I applied for ESA and was told I was accepted but they needed more evidence / hadn't received stuff blah blah all the usual problems and I actually got my mp involved who liased with them over it, then after leaving me for 4 months with no money, telling me they were decision making, and not a chance I could work told me sorry you're a student so you can't make any claims. The stress made me a million times worse the pain was unbearable and I started getting depressed, my family and my boyfriend had to pay for everything (bearing in mind I was living in my own flat at the time and was not receiving student loan because I wasn't a student)

    Just wondered if you were still a student when you managed to claim? If so did you have a diagnosis of endometriosis when you claimed?

    I am just curious really because I had such a bad time and was thinking of doing a petition or something to try and stop them being able to do that to students who ill.

    Thanks

  • Hiya,

    Yeah I had major issues claiming it, it took 9 months for it to get sorted but I did by going to the Student Union Advice Centre who liaised with the DWP on my behalf. There are special benefits rules for students that a lot of the staff in DWP don't know about so it helps getting an advice worker to send them a copy of these rules when getting them to assess your claim. As a student you are eligible for contribution based ESA (they just pay your NI) if you are ill with the same illness on more than one occasion every 12 weeks, so you need Drs notes for every attack of endo to get it up and running - extremely annoying but worth it because when they get it up and running you are entitled to Housing Benefit which has been a huge help for me through uni. Also apply to the Access to Learning Fund if you haven't already you are in a priority group because of your illness.

    I am still in uni, been a bumpy ride haven't had summer breaks because had to split the academic year between the summer and term time because of how often I get poorly. Nearly finished now just doing my finals at the minute.

    I know how rubbish this whole thing is, not just being ill but the financial side too. I actually lost my flat all the time it took them to get it up and running.

    I hope you manage to get things sorted so that you can return to uni x

  • Hiya,

    Thanks for replying .I've been back in uni since sept, had to go back as I'm 28 now and already been there 6 years with the year out and like you am doing my finals now.

    I did all that I found all the rules on students and everything and was still refused it.

    They just make it so hard for students and its unfair.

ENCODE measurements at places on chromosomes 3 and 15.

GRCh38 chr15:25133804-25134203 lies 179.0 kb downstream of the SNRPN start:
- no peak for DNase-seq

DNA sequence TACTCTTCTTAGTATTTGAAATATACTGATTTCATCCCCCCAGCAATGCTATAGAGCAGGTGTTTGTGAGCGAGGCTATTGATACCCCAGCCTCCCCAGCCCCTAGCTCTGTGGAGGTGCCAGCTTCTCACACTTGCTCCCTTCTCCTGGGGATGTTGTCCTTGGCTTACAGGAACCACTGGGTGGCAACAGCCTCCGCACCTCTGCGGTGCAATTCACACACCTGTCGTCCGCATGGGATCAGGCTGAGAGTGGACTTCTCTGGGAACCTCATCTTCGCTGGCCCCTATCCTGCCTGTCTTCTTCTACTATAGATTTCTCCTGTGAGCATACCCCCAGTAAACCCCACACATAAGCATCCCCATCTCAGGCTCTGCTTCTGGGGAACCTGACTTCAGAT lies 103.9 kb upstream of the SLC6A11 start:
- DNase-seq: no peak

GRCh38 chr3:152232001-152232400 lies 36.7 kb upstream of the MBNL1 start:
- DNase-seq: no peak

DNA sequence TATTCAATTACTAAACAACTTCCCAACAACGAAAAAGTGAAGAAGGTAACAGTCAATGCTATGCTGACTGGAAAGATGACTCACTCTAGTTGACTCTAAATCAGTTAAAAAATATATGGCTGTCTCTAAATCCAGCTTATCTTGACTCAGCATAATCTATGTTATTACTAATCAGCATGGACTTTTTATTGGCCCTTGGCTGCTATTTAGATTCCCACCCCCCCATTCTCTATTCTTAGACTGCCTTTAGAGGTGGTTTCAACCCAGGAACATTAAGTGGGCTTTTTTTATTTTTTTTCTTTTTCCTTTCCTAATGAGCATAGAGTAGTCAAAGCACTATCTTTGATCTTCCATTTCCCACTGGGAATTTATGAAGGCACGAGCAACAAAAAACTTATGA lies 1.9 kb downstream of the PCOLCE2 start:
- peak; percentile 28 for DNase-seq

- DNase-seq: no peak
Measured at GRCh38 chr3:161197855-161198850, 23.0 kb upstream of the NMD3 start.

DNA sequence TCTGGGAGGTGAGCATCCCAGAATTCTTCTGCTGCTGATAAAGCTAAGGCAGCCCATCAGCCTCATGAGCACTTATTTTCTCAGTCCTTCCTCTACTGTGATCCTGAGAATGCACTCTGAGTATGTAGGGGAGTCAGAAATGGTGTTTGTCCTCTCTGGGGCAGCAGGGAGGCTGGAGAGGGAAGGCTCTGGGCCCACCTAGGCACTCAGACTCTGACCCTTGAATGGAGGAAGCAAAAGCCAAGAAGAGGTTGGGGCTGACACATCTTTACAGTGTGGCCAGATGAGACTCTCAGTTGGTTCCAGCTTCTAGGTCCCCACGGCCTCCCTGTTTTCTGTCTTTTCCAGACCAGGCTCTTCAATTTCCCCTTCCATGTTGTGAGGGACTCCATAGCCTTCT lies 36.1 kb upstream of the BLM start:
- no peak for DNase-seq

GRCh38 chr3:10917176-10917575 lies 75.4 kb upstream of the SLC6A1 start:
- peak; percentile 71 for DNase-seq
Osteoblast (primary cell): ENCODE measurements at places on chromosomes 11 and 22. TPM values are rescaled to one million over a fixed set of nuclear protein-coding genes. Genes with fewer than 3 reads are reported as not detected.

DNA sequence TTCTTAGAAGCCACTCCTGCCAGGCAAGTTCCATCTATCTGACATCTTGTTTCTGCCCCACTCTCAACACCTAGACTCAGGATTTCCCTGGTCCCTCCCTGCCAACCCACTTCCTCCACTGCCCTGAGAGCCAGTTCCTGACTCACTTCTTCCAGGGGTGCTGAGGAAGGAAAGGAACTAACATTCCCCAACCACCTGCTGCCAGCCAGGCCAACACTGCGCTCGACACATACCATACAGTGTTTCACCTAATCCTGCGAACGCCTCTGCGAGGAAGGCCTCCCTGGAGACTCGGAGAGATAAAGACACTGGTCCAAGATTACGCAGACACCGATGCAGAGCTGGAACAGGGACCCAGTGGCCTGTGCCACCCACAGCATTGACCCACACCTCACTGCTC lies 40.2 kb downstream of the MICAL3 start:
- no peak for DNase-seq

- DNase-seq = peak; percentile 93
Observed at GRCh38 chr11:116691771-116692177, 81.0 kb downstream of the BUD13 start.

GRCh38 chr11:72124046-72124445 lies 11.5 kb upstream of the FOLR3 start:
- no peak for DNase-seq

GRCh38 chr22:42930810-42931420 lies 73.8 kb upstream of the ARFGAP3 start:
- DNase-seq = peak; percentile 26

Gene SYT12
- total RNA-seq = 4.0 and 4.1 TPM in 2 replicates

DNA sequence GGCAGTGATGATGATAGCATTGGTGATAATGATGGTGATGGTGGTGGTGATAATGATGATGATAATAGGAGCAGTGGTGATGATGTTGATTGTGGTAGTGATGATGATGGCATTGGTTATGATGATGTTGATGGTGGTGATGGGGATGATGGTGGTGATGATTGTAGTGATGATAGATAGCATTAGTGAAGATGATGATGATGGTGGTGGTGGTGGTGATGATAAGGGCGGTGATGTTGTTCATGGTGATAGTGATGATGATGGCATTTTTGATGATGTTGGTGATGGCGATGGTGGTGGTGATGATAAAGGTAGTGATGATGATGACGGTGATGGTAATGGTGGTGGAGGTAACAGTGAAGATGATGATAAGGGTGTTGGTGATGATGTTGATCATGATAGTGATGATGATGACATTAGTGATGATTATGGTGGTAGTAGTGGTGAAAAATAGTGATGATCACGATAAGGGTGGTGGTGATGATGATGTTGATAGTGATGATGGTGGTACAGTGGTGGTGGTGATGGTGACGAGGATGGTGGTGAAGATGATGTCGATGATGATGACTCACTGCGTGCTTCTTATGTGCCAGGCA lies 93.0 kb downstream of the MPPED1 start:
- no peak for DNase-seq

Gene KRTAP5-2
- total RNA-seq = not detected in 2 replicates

Hope all you're exams etc go well x

  • Hi, I too have had all your problems. I was off work for 6 months, my ssp stopped after this time. I claimed ESA but have been refused as I didn't get enough points in the stupid questions they asked. I've just had a hysterectomy. I'm getting no money. They also said I hadn't paid enough NI contributions. The whole system stinks. Im sorry I haven't been helpful. I wish you lots of luck. xxxx

  • Hi Sarah71,

    If you have no income then you should apply again for ESA (income based) and go to appeal with it. You receive ESA for the first 13 weeks if you have a Fit Note from your GP and then complete an ESA50, the horrible questionnaire. You should NOT complete this yourself but go to CAB or your local wefare rights/advice centre. They would only pay ESA (contribution based) if you had worked previously and had paid enough NI contributions.

    I hope you get some help Sarah.

    x

  • thanks for coming back to me. i think if i claimed it, it would be contribution based as my husband is in full time work, but his wages stay in the bank and pay the bills so we don't see much of his money, my money we tended to live on but there isn't so much nowadays, some weeks i have only earnt £40 - 50, thank god for my son working and he gives some keep money but probably more than he should. I'm also not sure if i've paid enough NI contributions, there has been a couple of years gap for when i had my sons. I'm going to try and leave it a bit longer if i can before i start that fight.

    But thank you, i was so tearful yesterday and came across this site, and reading through others stories, i finally know i'm not going mad, as that is how the hospital make me feel - they really do not know how much all this affects your life and those around you.

    xxx

  • Hi Missrubyroo,

    The ESA route is awful and the ESA questionnaire they send out prior to the medical assessment is awful. However having an advice worker helps as they can let you know how to complete the questionnaire. Unfortunately the decison maker is allowed not to agree with the opinion of your GP but be directly influenced by the "medical professional" who carries out the assessment. An advice worker can review all aspects of the assessment and questionnaire and fight for you at appeal. It takes the pressure and stress off you.

    Anyone completing these ESA questionnaires should google Regulation 29 and 35 and include this with examples on the questionnaire.

    Good luck with the diagnosis and take care.

    x